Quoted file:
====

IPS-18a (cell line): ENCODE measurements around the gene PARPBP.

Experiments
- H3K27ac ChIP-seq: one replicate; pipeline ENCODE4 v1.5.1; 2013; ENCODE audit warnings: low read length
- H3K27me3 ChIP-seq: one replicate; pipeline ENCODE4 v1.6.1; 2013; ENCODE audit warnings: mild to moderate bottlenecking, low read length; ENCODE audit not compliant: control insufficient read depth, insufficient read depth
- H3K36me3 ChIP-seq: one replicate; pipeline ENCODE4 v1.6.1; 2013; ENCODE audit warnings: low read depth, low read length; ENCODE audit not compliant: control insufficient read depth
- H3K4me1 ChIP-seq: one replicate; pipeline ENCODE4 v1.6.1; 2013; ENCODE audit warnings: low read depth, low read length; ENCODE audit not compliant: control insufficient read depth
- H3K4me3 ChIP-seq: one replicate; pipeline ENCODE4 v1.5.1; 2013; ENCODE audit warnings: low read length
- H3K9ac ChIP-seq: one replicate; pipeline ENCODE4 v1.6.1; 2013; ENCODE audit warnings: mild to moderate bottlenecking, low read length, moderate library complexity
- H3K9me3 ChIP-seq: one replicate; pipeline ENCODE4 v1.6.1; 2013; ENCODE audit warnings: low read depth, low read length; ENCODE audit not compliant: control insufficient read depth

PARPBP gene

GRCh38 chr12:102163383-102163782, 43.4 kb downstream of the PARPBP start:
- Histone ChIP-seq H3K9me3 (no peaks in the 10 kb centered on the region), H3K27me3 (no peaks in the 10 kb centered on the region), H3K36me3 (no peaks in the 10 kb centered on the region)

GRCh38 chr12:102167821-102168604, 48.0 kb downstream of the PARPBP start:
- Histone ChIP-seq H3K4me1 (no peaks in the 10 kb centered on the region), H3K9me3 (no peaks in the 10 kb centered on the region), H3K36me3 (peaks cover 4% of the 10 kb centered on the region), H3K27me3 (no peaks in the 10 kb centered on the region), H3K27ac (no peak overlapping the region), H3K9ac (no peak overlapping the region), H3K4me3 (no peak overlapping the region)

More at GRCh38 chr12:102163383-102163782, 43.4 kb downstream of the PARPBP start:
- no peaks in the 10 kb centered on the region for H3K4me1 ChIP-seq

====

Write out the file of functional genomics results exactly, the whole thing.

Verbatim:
IPS-18a (cell line): ENCODE measurements around the gene PARPBP.

Experiments
- H3K27ac ChIP-seq: one replicate; pipeline ENCODE4 v1.5.1; 2013; ENCODE audit warnings: low read length
- H3K27me3 ChIP-seq: one replicate; pipeline ENCODE4 v1.6.1; 2013; ENCODE audit warnings: mild to moderate bottlenecking, low read length; ENCODE audit not compliant: control insufficient read depth, insufficient read depth
- H3K36me3 ChIP-seq: one replicate; pipeline ENCODE4 v1.6.1; 2013; ENCODE audit warnings: low read depth, low read length; ENCODE audit not compliant: control insufficient read depth
- H3K4me1 ChIP-seq: one replicate; pipeline ENCODE4 v1.6.1; 2013; ENCODE audit warnings: low read depth, low read length; ENCODE audit not compliant: control insufficient read depth
- H3K4me3 ChIP-seq: one replicate; pipeline ENCODE4 v1.5.1; 2013; ENCODE audit warnings: low read length
- H3K9ac ChIP-seq: one replicate; pipeline ENCODE4 v1.6.1; 2013; ENCODE audit warnings: mild to moderate bottlenecking, low read length, moderate library complexity
- H3K9me3 ChIP-seq: one replicate; pipeline ENCODE4 v1.6.1; 2013; ENCODE audit warnings: low read depth, low read length; ENCODE audit not compliant: control insufficient read depth

PARPBP gene

GRCh38 chr12:102163383-102163782, 43.4 kb downstream of the PARPBP start:
- Histone ChIP-seq H3K9me3 (no peaks in the 10 kb centered on the region), H3K27me3 (no peaks in the 10 kb centered on the region), H3K36me3 (no peaks in the 10 kb centered on the region)

GRCh38 chr12:102167821-102168604, 48.0 kb downstream of the PARPBP start:
- Histone ChIP-seq H3K4me1 (no peaks in the 10 kb centered on the region), H3K9me3 (no peaks in the 10 kb centered on the region), H3K36me3 (peaks cover 4% of the 10 kb centered on the region), H3K27me3 (no peaks in the 10 kb centered on the region), H3K27ac (no peak overlapping the region), H3K9ac (no peak overlapping the region), H3K4me3 (no peak overlapping the region)

More at GRCh38 chr12:102163383-102163782, 43.4 kb downstream of the PARPBP start:
- no peaks in the 10 kb centered on the region for H3K4me1 ChIP-seq